Structural variations in a patient’s meibomian glands may impact their function and adversely impact the ocular surface and tear film, an international team of researchers report.
Their study enrolled 150 participants who underwent comprehensive exams that included tear osmolarity, tear meniscus height, bulbar conjunctival hyperemia, noninvasive tear film break-up time, lid margin thickness, foam secretion, meibomian gland expressibility, functioning gland count, corneal and conjunctival staining, fluorescein break-up time, lid wiper epitheliopathy, Schirmer test and the Ocular Surface Disease Index (OSDI) questionnaire. Researchers also examined meibography images for estimated dropout area, number of glands, gland length and width, and any gland irregularity.
The investigators defined gland irregularity as any shape dissimilarity from a standardized regular gland (determined by averaging that of 300 glands), represented as a percentage. They found gland irregularity had a high correlation with dropout area and showed significant partial correlations with fluorescein break-up time and OSDI scores.
Because longer glands were identified as irregular in this study, the researchers decided to divide the subjects with a dropout area of less than 32% into two groups—high and low irregularity—to compensate for the fact that longer glands tend to have less dropout area. They found gland expressibility was significantly different between the two groups. In the high irregularity group, gland irregularity correlated with the Schirmer test and corneal fluorescein staining, suggesting that compromised gland secretion triggers a tearing reflex, they noted in the study.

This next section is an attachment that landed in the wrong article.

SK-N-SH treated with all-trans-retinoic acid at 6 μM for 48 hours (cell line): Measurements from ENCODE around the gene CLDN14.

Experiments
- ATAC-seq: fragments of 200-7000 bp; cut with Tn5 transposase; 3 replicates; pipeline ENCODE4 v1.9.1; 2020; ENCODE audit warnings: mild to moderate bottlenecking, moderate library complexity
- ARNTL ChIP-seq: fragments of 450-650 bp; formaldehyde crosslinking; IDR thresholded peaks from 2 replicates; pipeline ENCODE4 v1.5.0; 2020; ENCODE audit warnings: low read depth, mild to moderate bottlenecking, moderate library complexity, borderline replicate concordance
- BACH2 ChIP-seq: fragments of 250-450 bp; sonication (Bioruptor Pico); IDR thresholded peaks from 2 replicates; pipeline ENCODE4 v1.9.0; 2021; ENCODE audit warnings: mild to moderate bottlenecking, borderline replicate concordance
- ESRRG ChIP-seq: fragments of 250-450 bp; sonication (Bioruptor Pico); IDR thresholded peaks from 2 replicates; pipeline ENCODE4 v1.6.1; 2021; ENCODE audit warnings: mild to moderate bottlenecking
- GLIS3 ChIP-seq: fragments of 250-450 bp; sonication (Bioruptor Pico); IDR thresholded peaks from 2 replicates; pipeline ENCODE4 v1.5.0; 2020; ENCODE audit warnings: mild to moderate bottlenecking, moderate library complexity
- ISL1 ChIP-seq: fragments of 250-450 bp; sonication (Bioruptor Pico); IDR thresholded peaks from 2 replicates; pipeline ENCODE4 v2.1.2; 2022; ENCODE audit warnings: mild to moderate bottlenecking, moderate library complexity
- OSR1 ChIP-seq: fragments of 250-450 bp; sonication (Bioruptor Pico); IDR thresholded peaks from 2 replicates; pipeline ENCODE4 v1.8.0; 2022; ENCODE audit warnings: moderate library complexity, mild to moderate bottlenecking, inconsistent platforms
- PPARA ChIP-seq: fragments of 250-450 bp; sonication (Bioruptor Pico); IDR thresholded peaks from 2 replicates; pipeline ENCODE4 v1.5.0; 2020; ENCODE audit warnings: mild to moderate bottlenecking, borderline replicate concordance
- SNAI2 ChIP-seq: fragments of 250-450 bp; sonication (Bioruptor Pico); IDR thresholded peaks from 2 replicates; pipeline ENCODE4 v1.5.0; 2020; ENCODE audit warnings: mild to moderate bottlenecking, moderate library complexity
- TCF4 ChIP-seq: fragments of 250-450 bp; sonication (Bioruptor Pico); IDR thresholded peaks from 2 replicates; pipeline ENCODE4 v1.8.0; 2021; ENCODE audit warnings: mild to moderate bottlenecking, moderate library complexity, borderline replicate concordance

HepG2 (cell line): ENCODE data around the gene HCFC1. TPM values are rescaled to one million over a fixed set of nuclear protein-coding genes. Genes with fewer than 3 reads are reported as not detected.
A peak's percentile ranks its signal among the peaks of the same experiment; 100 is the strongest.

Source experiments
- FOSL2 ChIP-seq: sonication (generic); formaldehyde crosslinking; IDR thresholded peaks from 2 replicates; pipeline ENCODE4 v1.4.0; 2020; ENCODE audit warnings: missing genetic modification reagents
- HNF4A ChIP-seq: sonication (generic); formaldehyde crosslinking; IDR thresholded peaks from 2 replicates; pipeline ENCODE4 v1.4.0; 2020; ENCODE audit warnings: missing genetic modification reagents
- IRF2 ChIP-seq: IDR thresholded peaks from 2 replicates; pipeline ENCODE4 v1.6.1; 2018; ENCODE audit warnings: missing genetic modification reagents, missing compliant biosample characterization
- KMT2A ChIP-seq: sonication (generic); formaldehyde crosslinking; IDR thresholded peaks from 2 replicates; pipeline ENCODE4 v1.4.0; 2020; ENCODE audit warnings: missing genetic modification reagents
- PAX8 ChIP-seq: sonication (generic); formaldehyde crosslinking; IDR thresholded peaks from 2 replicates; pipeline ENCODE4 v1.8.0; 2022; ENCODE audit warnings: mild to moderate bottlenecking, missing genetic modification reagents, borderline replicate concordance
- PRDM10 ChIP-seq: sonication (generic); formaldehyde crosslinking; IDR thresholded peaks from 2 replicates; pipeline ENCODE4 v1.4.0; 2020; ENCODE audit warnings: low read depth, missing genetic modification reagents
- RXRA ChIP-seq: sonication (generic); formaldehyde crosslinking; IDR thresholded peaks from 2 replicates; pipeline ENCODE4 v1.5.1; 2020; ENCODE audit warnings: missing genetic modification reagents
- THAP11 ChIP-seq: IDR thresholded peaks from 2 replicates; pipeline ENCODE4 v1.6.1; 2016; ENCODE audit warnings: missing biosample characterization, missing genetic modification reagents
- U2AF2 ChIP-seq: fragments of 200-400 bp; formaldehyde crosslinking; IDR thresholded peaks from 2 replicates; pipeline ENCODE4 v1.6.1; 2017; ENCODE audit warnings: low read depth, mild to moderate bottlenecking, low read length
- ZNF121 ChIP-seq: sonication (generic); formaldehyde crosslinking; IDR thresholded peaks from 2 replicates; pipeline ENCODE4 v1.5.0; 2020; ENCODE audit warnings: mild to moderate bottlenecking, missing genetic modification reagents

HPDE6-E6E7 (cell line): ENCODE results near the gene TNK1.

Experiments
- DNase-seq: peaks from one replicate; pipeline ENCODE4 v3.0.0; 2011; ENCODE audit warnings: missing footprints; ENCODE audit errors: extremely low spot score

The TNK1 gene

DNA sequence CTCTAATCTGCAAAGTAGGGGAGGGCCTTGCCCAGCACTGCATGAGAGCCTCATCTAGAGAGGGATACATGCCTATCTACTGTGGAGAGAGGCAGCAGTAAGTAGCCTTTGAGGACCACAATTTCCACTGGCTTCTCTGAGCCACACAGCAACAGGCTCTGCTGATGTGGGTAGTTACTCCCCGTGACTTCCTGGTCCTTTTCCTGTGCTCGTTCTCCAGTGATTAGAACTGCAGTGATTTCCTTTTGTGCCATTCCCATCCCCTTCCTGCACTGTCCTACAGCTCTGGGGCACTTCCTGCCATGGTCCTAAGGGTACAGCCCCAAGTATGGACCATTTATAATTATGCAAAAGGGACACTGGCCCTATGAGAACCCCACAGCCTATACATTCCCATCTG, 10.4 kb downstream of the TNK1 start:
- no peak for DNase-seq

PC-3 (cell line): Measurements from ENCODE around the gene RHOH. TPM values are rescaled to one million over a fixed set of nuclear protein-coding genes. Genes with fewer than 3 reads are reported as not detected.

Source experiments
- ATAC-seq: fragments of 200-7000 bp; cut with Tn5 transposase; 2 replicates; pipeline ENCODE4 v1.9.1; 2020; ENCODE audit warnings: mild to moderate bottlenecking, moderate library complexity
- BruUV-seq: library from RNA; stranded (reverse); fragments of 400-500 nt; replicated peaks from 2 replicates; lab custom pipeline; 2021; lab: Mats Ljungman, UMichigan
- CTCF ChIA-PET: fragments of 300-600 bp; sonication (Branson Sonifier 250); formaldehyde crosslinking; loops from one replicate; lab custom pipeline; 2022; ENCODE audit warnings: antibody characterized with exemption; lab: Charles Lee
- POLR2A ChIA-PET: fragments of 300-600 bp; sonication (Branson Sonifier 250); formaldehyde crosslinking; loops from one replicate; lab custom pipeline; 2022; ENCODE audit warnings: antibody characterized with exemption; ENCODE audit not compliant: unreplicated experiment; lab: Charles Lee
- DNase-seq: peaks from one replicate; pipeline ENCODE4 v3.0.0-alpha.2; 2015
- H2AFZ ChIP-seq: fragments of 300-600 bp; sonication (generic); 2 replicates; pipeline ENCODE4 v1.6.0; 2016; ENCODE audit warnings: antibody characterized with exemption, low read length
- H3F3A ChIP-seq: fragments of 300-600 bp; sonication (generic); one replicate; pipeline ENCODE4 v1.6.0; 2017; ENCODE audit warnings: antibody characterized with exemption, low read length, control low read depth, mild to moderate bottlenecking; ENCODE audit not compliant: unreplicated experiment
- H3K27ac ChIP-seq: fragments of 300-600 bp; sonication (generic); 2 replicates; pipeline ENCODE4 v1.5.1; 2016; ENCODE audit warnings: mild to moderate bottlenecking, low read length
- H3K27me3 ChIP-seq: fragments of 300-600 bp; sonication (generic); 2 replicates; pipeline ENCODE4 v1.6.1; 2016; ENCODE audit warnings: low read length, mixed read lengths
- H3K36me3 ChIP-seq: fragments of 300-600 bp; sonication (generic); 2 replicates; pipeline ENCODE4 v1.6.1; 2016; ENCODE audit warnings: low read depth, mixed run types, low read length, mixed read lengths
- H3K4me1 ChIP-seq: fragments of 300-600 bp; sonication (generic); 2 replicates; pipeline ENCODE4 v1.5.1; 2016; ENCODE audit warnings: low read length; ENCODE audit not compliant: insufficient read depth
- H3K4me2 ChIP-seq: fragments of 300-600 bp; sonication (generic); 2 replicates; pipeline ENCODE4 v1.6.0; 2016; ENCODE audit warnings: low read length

Although the researchers noted in their study that automated morphological analysis of gland structure provided important information, they noted that “isolated morphological characteristics of meibomian glands could not produce a complete assessment of gland function.”
Instead, a composite score that incorporates several different meibomian gland morphological features may prove far more useful when assessing the meibomian glands for signs of dysfunction, the researchers concluded.
|Llorens-Quintana C, Rico-Del-Viejo L, Syga P, et al. Meibomian gland morphology: the influence of structural variations on gland function and ocular surface parameters. Cornea. September 6, 2019. [Epub ahead of print].|